FIG. 5 is an enlarged cross-sectional view of a concrete stud taken along lines 5-5 of FIG. 2;
FIG. 6 is a partial sectional view of the pre-cast concrete wall panel in the form to show the upper bond beam and truss ledge end of the wall panel;
FIG. 7 is a partial sectional view of the pre-cast concrete wall panel in the form to show the footer beam end of the wall panel;
FIG. 8 is a plan view of the galvanized stud facing with portions being broken away to show the formation of the fold-up reinforcing bar support;
FIG. 9 is an end view of the galvanized stud facing with the reinforcing bar support positioned to engage the polystyrene foam channel and to support the reinforcing bar in the concrete stud; and
FIG. 10 is an enlarged end view of the polystyrene foam channel.
Referring to FIGS. 1-5, a pre-cast concrete wall system incorporating the principles of the instant invention can best be seen. The wall panel 10 is pre-cast in a form at a manufacturing plant, as is reflected in FIGS. 6 and 7 and will be described in greater detail below, and then transported when the concrete is cured to the job site for installation according to a known process involving the mounting of the walls 10 on a bed of crushed stone B and fastening the wall panels 10 together in a pre-arranged manner to form a basement or foundation wall on which a building will be subsequently erected. The wall panel 10 is formed with a generally horizontally oriented footer beam 12, an upper bond beam 15 oriented generally parallel to the footer beam 12, and a pre-defined number of generally vertical concrete studs 13 extending between the footer beam 12 and the upper bond beam 15. Between the concrete studs 13, the recessed wall shell 14 is insulated with a sheet of polystyrene 16 facing the interior side of the wall 10. Preferably, the concrete studs 13 are formed with access holes or chases 13a passing generally horizontally through the concrete studs 13 to allow the passage of wiring or plumbing within the confines of the wall panel 10.
In the wall panel 10 depicted in the drawings, a truss ledge 20 is formed with the wall shell 14 and upper bond beam 15 to project upwardly above the upper bond beam 15 when assembled into a basement foundation. The truss ledge 20 has an outer concrete shell 22 that is contiguous with the wall shell 14 and the upper bond beam 15 and terminates at a top surface 23 elevated above the upper bond beam 15 to receive a floor truss system 48 as will be described in greater detail below. The interior surface of the truss ledge 20 is faced with an insulation panel 24 in the same manner as the wall shell 14 below the upper bond beam 15. The overall thickness of the truss ledge 20 is less than that of the upper bond beam 15 thus forming a truss support surface 25 on top of the upper bond beam 15.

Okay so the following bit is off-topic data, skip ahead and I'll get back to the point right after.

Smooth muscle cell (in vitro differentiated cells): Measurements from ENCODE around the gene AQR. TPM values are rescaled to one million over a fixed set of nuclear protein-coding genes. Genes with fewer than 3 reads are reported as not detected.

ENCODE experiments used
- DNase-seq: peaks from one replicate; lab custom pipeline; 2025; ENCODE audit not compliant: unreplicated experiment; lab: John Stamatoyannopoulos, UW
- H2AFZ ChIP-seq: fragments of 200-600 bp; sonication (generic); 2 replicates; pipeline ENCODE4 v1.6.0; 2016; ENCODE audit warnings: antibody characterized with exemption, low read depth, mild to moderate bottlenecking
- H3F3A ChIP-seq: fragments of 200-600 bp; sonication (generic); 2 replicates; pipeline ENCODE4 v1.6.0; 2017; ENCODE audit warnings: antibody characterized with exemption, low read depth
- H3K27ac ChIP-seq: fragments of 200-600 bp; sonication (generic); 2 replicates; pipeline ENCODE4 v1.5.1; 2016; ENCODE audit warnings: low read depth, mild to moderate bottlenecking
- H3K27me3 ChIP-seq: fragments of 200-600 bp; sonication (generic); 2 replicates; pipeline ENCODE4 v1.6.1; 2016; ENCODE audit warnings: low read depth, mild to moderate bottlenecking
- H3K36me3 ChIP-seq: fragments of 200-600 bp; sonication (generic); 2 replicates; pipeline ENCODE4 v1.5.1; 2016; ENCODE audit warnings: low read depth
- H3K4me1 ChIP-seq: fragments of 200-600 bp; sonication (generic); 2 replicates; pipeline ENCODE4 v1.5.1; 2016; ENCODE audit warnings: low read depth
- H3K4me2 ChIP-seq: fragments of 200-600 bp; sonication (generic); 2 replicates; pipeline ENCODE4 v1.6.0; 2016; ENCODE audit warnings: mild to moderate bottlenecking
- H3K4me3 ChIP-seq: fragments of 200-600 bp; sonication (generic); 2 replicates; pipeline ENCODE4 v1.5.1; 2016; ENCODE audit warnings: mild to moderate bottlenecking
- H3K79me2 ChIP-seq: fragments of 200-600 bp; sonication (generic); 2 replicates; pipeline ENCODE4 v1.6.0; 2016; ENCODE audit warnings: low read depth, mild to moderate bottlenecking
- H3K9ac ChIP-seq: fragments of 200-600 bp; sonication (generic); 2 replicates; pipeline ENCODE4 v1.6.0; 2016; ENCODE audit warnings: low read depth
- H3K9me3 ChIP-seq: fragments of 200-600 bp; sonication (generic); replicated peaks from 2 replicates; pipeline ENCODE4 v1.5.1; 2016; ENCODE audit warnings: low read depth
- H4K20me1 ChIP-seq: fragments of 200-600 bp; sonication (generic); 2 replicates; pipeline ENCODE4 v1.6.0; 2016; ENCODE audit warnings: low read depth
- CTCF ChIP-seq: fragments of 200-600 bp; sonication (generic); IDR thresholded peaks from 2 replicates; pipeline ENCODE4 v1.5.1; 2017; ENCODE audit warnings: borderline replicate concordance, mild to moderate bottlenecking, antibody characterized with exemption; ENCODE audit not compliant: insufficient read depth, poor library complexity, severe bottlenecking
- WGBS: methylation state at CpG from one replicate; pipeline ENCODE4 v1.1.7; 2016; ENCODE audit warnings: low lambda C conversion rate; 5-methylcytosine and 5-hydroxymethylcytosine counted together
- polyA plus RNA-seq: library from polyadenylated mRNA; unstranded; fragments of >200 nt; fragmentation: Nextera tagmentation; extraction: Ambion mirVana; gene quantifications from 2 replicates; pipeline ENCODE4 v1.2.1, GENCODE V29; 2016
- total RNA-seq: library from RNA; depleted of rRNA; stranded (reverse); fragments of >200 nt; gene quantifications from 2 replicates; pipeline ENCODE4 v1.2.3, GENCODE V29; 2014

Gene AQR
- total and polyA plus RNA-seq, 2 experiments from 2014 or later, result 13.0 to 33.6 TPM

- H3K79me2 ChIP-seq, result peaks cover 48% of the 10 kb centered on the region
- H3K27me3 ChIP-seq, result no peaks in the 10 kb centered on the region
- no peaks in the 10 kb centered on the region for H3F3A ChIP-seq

Typically, a sill plate 29 is affixed to the truss support surface 25 on top of the upper bond beam 15 to provide a uniform fastening medium for the floor trusses 48 to be mounted to the basement foundation. When the floor trusses 48 are properly positioned on the truss support surface 25, the top surface 23 of the truss ledge 20 has a secondary sill plate 49 for supporting the floor member of the floor trusses 48, whereby the truss ledge 20 becomes the exterior surface of the flooring system 48 for the building. Under this configuration, the top surface of the floor to be above the ground surface around the foundation and positioned at the same height as the floor surface over the portions of the building that are supported on a traditional concrete slab adjacent to the basement portion of the building.
The formation of the wall panel 10 is best seen in FIGS. 6 and 7. A metal form 30 defining a support for the pouring of concrete to create the wall panel 10 is positioned in a horizontal orientation such that the wall panel 10 is formed horizontally, as opposed to the deployment of the wall panels 10 in the assemblage of the basement foundation in a vertical orientation. The form 30 is manufactured from steel to provide durability and to permit the form to be re-used many times before requiring replacement. Galvanized stud facing 32, best seen in detail in FIGS. 2, 8 and 9, is positioned along the form 30 at the locations for formation of the concrete studs 13. Once formed into the wall panel 10, the galvanized stud facing 32 becomes the interior surface of the concrete studs 13 to allow the attachment of finishing materials (not shown) to create a finished basement structure in the completed building.